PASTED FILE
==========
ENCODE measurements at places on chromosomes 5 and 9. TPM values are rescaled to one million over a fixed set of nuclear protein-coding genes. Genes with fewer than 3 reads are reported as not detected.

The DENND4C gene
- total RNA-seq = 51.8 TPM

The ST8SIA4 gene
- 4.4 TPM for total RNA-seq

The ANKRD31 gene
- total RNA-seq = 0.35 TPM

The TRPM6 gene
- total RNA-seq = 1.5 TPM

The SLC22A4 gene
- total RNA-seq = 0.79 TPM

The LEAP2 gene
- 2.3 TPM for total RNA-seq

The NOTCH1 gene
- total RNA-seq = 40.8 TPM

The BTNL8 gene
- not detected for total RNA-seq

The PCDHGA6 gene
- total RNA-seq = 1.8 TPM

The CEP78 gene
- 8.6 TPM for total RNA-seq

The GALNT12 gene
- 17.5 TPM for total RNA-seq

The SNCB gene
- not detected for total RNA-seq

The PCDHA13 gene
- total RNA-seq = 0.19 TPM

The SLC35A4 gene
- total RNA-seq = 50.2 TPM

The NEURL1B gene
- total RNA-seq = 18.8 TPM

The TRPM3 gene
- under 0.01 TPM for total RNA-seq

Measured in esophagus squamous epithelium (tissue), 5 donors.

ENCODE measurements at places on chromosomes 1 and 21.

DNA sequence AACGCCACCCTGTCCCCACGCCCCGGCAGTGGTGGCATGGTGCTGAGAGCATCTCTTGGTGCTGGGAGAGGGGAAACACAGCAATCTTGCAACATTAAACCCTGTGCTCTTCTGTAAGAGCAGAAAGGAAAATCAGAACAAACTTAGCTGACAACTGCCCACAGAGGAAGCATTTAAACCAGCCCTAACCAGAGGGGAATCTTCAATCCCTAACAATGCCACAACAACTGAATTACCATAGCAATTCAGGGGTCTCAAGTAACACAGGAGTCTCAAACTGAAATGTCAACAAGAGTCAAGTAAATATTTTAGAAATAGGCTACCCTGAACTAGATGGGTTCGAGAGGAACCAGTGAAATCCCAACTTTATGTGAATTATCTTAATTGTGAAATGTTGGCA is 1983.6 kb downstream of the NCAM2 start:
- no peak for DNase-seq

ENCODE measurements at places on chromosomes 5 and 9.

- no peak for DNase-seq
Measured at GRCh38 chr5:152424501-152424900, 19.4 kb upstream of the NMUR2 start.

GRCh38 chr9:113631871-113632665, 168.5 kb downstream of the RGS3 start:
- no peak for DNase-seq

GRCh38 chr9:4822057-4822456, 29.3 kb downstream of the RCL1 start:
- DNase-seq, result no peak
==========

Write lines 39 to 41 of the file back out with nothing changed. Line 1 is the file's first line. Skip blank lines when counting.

- no peak for DNase-seq
Measured at GRCh38 chr5:152424501-152424900, 19.4 kb upstream of the NMUR2 start.

GRCh38 chr9:113631871-113632665, 168.5 kb downstream of the RGS3 start: